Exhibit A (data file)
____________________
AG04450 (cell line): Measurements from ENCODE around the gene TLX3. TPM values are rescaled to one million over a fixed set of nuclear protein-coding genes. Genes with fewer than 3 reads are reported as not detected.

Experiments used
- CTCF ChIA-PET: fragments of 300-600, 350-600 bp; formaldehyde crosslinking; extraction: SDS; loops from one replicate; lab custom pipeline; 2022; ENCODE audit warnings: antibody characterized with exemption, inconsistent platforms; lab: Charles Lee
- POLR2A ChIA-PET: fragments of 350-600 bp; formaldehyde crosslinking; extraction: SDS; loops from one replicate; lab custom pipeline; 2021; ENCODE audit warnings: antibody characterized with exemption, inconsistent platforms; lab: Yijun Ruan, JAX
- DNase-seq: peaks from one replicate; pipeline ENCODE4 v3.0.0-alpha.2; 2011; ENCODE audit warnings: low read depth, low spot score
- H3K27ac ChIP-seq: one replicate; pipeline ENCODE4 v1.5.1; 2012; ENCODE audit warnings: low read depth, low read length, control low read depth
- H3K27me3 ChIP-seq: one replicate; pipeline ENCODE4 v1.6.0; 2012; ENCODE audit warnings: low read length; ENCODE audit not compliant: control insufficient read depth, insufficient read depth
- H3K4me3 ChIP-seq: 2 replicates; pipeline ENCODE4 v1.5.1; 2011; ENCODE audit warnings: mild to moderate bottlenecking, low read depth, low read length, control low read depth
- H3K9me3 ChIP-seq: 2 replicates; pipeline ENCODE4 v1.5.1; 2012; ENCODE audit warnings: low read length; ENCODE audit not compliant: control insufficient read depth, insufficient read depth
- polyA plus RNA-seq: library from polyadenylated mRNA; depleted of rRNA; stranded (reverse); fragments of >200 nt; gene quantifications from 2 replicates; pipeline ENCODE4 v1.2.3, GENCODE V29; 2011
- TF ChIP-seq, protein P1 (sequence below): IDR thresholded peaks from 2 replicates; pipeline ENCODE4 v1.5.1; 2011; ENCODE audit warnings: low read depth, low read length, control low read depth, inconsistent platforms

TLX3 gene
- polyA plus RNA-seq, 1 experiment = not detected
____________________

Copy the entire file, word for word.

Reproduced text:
AG04450 (cell line): Measurements from ENCODE around the gene TLX3. TPM values are rescaled to one million over a fixed set of nuclear protein-coding genes. Genes with fewer than 3 reads are reported as not detected.

Experiments used
- CTCF ChIA-PET: fragments of 300-600, 350-600 bp; formaldehyde crosslinking; extraction: SDS; loops from one replicate; lab custom pipeline; 2022; ENCODE audit warnings: antibody characterized with exemption, inconsistent platforms; lab: Charles Lee
- POLR2A ChIA-PET: fragments of 350-600 bp; formaldehyde crosslinking; extraction: SDS; loops from one replicate; lab custom pipeline; 2021; ENCODE audit warnings: antibody characterized with exemption, inconsistent platforms; lab: Yijun Ruan, JAX
- DNase-seq: peaks from one replicate; pipeline ENCODE4 v3.0.0-alpha.2; 2011; ENCODE audit warnings: low read depth, low spot score
- H3K27ac ChIP-seq: one replicate; pipeline ENCODE4 v1.5.1; 2012; ENCODE audit warnings: low read depth, low read length, control low read depth
- H3K27me3 ChIP-seq: one replicate; pipeline ENCODE4 v1.6.0; 2012; ENCODE audit warnings: low read length; ENCODE audit not compliant: control insufficient read depth, insufficient read depth
- H3K4me3 ChIP-seq: 2 replicates; pipeline ENCODE4 v1.5.1; 2011; ENCODE audit warnings: mild to moderate bottlenecking, low read depth, low read length, control low read depth
- H3K9me3 ChIP-seq: 2 replicates; pipeline ENCODE4 v1.5.1; 2012; ENCODE audit warnings: low read length; ENCODE audit not compliant: control insufficient read depth, insufficient read depth
- polyA plus RNA-seq: library from polyadenylated mRNA; depleted of rRNA; stranded (reverse); fragments of >200 nt; gene quantifications from 2 replicates; pipeline ENCODE4 v1.2.3, GENCODE V29; 2011
- TF ChIP-seq, protein P1 (sequence below): IDR thresholded peaks from 2 replicates; pipeline ENCODE4 v1.5.1; 2011; ENCODE audit warnings: low read depth, low read length, control low read depth, inconsistent platforms

TLX3 gene
- polyA plus RNA-seq, 1 experiment = not detected